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Pat Down! My encounter with Agent Jackson

Denver International Airport

The first two weeks in August, I’ll travel west to Salt Lake City and Los Angeles to visit friends and family. I dislike flying and try to ease the discomfort by using frequent flyer miles to pay for business class tickets. But no upgrade can save me from airport security. I first posted this story six years ago and nothing has changed since then. 

Coming home from Los Angeles in August of 2010, I experienced the TSA’s new enhanced pat-down procedures. I’m unsure when the change went into effect—the TSA didn’t exactly trumpet them with a publicity campaign—but I might have been among the first airline passengers to get groped.

The journey did not begin auspiciously.

I had an abraded cornea. The night before my flight, the pain and blurred vision reached the point that I called the advisory nurse for my HMO. She ordered me to get to an ER at once. My friend Carol, with whom I was staying, offered to drive me, but I imagined spending hours waiting my turn behind drug ODs and gunshot wounds and heart attacks and a hundred other emergencies more life-threatening than an abraded cornea, then dragging back to Carol’s apartment just in time to pack. I imagined Carol going to work after a sleepless night spent holding my hand. Better to wait and see a doctor at home.

The next morning, I stood on the curb of Laurel Canyon Blvd., surrounded by my luggage, awaiting the car that would drive me to the airport. I entertained myself by staring at the building across the street out of my damaged right eye, trying to gauge whether the blurriness was worse and hoping I wouldn’t go blind by the time I got home.

The pickup time came and went. Still no car. Finally I phoned the limo service. The woman on the phone told me I was scheduled for pickup at eight that evening, not eight in the morning. But not to worry, she said. She would find a driver. Twenty minutes later the car pulled to the curb, and I made it to LAX in time for my flight.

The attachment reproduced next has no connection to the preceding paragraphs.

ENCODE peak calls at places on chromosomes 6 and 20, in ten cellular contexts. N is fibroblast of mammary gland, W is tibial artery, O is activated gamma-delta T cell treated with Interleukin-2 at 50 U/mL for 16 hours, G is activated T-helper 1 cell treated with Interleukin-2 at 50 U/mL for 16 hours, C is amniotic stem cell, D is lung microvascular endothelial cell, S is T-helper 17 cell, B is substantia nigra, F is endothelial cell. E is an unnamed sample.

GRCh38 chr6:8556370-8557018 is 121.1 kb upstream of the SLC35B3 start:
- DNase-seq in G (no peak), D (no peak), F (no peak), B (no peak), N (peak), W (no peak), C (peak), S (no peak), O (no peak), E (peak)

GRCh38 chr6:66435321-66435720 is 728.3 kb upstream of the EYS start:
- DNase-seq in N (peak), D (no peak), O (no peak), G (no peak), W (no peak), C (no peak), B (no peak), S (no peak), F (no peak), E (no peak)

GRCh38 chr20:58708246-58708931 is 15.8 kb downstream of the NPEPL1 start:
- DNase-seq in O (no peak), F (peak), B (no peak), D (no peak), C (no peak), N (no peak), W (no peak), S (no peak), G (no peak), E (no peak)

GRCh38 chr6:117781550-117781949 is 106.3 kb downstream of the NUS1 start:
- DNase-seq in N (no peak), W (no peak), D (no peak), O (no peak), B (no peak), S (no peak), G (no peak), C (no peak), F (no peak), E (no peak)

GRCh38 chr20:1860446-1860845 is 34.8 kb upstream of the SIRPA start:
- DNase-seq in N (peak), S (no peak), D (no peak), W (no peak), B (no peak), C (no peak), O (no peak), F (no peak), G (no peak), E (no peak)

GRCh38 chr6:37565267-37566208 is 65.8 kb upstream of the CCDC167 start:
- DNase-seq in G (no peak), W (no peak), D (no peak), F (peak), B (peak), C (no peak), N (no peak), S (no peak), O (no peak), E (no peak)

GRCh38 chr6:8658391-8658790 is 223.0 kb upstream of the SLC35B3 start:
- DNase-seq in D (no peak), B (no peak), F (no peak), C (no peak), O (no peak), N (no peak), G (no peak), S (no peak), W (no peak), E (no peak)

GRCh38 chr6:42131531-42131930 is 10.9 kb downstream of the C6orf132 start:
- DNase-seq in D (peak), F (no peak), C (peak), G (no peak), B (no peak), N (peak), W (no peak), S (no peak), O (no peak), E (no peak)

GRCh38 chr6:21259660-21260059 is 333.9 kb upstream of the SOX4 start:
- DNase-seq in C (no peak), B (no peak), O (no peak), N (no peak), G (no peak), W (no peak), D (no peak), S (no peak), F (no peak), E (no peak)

Passengers going through airport security check

Everything went smoothly until I reached security. I had a liter bottle of drinking water in my carry-on bag. The guy manning the x-ray machine flagged it, and suddenly I found myself confronted by Officer Jackson, a plug of a woman with a jutting lower lip and a gun. She ordered me to stand in a specific spot. “But my purse!” I protested. “My iPad!” They were still on the conveyor belt of the x-ray machine, and I was terrified they would be stolen.

At this sign of potentially violent resistance, Officer Jackson scowled and said, “Let’s not have a tantrum now.” Well, she had the gun. And the power to decide whether I got on my plane. So I stood there, my eye throbbing, while she put her hands all over my body. The side of her hand brushed my crotch, but she didn’t actually grab it.

I made it onto the plane. As we taxied onto the runway, I composed an indignant letter of complaint on my iPad. “Perhaps I ought to accept that your security people are rude and seemingly feel entitled to treat passengers without respect,” I huffed. “But I refuse to accept it without comment.”

I never sent the letter, realizing it would have no impact whatsoever. By the time Joe picked me up in Champaign, all I wanted was to get to a doctor and have my cornea treated. Since it was nighttime, we went to the ER at Carle hospital. There were no drug ODs, no heart attack or gunshot victims.

I got right in.

Looking back, I suffered no damage from from my brush with airport security except a few ruffled feathers—unlike this poor woman.

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